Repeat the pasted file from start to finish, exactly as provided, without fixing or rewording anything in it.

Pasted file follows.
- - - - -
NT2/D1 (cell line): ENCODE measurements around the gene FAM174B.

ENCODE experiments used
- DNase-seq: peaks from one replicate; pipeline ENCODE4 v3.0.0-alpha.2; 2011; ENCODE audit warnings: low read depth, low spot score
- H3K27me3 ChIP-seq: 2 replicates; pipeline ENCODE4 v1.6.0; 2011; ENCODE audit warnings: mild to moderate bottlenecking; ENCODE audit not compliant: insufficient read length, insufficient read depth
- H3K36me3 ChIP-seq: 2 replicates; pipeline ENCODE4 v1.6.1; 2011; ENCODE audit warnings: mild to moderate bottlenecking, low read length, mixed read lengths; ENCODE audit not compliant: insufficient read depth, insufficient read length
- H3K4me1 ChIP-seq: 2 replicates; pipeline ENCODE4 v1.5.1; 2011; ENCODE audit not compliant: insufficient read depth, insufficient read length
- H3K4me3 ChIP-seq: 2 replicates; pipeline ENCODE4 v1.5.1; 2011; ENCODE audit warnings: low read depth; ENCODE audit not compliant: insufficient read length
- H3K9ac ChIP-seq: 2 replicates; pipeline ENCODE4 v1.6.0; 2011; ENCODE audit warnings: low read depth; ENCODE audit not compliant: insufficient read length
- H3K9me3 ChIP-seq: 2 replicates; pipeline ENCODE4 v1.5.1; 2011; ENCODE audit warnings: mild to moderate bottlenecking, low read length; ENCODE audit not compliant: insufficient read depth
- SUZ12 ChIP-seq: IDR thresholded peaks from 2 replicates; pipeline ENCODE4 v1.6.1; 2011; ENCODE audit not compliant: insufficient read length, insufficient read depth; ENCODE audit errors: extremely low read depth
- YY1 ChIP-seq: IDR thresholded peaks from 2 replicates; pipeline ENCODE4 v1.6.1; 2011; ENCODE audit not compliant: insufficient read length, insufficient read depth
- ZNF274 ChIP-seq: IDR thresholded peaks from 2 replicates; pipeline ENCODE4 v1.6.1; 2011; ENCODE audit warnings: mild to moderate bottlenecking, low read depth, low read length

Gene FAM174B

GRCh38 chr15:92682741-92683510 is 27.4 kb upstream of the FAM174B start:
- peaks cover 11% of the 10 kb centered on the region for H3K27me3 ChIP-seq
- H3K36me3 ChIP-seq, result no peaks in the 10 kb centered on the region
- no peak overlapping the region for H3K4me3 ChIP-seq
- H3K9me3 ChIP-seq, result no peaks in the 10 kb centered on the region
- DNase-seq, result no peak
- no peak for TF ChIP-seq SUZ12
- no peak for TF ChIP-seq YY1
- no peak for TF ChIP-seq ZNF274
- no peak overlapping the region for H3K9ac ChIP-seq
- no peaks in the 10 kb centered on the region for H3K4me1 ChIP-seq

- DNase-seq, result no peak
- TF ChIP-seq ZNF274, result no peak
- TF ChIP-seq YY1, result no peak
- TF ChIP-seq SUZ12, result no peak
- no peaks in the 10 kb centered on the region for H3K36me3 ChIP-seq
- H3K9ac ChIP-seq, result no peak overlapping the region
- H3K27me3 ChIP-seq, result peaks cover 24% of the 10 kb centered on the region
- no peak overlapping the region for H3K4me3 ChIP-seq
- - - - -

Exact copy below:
NT2/D1 (cell line): ENCODE measurements around the gene FAM174B.

ENCODE experiments used
- DNase-seq: peaks from one replicate; pipeline ENCODE4 v3.0.0-alpha.2; 2011; ENCODE audit warnings: low read depth, low spot score
- H3K27me3 ChIP-seq: 2 replicates; pipeline ENCODE4 v1.6.0; 2011; ENCODE audit warnings: mild to moderate bottlenecking; ENCODE audit not compliant: insufficient read length, insufficient read depth
- H3K36me3 ChIP-seq: 2 replicates; pipeline ENCODE4 v1.6.1; 2011; ENCODE audit warnings: mild to moderate bottlenecking, low read length, mixed read lengths; ENCODE audit not compliant: insufficient read depth, insufficient read length
- H3K4me1 ChIP-seq: 2 replicates; pipeline ENCODE4 v1.5.1; 2011; ENCODE audit not compliant: insufficient read depth, insufficient read length
- H3K4me3 ChIP-seq: 2 replicates; pipeline ENCODE4 v1.5.1; 2011; ENCODE audit warnings: low read depth; ENCODE audit not compliant: insufficient read length
- H3K9ac ChIP-seq: 2 replicates; pipeline ENCODE4 v1.6.0; 2011; ENCODE audit warnings: low read depth; ENCODE audit not compliant: insufficient read length
- H3K9me3 ChIP-seq: 2 replicates; pipeline ENCODE4 v1.5.1; 2011; ENCODE audit warnings: mild to moderate bottlenecking, low read length; ENCODE audit not compliant: insufficient read depth
- SUZ12 ChIP-seq: IDR thresholded peaks from 2 replicates; pipeline ENCODE4 v1.6.1; 2011; ENCODE audit not compliant: insufficient read length, insufficient read depth; ENCODE audit errors: extremely low read depth
- YY1 ChIP-seq: IDR thresholded peaks from 2 replicates; pipeline ENCODE4 v1.6.1; 2011; ENCODE audit not compliant: insufficient read length, insufficient read depth
- ZNF274 ChIP-seq: IDR thresholded peaks from 2 replicates; pipeline ENCODE4 v1.6.1; 2011; ENCODE audit warnings: mild to moderate bottlenecking, low read depth, low read length

Gene FAM174B

GRCh38 chr15:92682741-92683510 is 27.4 kb upstream of the FAM174B start:
- peaks cover 11% of the 10 kb centered on the region for H3K27me3 ChIP-seq
- H3K36me3 ChIP-seq, result no peaks in the 10 kb centered on the region
- no peak overlapping the region for H3K4me3 ChIP-seq
- H3K9me3 ChIP-seq, result no peaks in the 10 kb centered on the region
- DNase-seq, result no peak
- no peak for TF ChIP-seq SUZ12
- no peak for TF ChIP-seq YY1
- no peak for TF ChIP-seq ZNF274
- no peak overlapping the region for H3K9ac ChIP-seq
- no peaks in the 10 kb centered on the region for H3K4me1 ChIP-seq

- DNase-seq, result no peak
- TF ChIP-seq ZNF274, result no peak
- TF ChIP-seq YY1, result no peak
- TF ChIP-seq SUZ12, result no peak
- no peaks in the 10 kb centered on the region for H3K36me3 ChIP-seq
- H3K9ac ChIP-seq, result no peak overlapping the region
- H3K27me3 ChIP-seq, result peaks cover 24% of the 10 kb centered on the region
- no peak overlapping the region for H3K4me3 ChIP-seq